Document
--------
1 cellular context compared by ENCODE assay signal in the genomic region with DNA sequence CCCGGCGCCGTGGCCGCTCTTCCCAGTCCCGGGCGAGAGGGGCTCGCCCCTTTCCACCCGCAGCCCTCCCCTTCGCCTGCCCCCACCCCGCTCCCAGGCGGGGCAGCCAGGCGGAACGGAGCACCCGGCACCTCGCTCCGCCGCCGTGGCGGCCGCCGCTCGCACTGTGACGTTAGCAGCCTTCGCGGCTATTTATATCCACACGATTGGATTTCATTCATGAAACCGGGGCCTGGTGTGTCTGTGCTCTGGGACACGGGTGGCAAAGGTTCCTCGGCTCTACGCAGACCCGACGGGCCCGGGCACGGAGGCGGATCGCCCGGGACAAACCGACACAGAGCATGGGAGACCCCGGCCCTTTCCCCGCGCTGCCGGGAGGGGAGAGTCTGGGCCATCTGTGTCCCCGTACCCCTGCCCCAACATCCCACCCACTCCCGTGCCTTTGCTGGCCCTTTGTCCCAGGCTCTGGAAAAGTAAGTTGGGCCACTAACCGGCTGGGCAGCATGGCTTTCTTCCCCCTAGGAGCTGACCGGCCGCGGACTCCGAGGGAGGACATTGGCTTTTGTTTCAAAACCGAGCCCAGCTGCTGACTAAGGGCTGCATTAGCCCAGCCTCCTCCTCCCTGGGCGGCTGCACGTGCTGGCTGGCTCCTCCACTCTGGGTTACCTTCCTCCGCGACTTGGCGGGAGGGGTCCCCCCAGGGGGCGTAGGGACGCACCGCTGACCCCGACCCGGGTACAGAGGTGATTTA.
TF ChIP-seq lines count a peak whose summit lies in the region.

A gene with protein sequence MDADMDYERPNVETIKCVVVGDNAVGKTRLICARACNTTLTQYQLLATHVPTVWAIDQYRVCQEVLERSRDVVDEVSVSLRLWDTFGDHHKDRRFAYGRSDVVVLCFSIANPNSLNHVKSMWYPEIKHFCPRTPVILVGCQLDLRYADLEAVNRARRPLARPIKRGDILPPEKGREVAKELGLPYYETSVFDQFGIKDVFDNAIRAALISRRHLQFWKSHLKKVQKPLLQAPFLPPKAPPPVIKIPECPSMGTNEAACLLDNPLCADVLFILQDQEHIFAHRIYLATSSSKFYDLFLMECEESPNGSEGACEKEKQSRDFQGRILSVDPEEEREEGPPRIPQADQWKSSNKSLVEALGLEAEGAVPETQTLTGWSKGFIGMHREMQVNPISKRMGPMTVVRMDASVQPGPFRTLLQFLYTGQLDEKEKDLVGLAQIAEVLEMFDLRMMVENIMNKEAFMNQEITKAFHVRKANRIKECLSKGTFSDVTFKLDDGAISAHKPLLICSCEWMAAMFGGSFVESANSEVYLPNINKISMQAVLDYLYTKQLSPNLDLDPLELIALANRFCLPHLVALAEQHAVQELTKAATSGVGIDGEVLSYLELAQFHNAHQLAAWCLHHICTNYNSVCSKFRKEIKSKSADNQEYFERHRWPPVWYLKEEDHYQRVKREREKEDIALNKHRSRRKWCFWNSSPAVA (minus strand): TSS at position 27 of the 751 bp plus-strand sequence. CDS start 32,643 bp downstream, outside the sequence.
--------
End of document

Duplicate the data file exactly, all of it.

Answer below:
1 cellular context compared by ENCODE assay signal in the genomic region with DNA sequence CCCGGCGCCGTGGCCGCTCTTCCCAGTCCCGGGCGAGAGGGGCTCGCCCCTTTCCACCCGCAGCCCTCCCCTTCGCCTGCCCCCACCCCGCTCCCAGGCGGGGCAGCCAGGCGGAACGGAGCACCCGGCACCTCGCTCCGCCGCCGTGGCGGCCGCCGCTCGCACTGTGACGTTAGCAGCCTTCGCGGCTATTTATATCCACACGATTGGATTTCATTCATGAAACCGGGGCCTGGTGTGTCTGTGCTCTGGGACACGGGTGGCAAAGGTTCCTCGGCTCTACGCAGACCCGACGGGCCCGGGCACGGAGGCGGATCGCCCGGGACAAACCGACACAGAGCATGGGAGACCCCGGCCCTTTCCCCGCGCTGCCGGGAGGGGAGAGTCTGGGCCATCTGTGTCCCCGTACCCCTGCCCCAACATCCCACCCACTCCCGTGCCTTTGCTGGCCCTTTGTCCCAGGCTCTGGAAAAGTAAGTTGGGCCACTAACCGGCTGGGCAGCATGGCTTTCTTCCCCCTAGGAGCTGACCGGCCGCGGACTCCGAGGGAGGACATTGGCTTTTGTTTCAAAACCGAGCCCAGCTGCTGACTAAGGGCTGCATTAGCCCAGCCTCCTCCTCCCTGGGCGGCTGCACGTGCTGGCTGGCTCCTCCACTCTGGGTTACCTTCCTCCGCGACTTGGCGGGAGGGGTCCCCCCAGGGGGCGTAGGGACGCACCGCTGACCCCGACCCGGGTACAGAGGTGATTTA.
TF ChIP-seq lines count a peak whose summit lies in the region.

A gene with protein sequence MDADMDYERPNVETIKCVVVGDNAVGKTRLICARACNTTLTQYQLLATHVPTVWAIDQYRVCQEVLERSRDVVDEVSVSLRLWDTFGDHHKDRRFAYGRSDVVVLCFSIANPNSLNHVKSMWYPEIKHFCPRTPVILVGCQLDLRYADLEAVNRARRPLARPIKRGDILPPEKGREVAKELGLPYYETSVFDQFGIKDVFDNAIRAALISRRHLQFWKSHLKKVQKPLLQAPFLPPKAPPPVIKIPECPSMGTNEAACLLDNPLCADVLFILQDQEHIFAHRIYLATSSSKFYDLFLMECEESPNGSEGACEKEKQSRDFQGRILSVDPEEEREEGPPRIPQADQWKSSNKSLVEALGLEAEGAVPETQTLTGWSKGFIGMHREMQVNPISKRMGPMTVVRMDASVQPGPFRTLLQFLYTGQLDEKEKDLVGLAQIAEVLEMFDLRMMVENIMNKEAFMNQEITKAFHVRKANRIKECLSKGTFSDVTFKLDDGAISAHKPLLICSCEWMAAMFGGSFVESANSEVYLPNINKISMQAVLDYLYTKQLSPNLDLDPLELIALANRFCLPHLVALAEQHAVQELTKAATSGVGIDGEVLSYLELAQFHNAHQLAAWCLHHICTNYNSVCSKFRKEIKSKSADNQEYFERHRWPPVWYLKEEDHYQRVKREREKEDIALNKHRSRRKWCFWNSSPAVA (minus strand): TSS at position 27 of the 751 bp plus-strand sequence. CDS start 32,643 bp downstream, outside the sequence.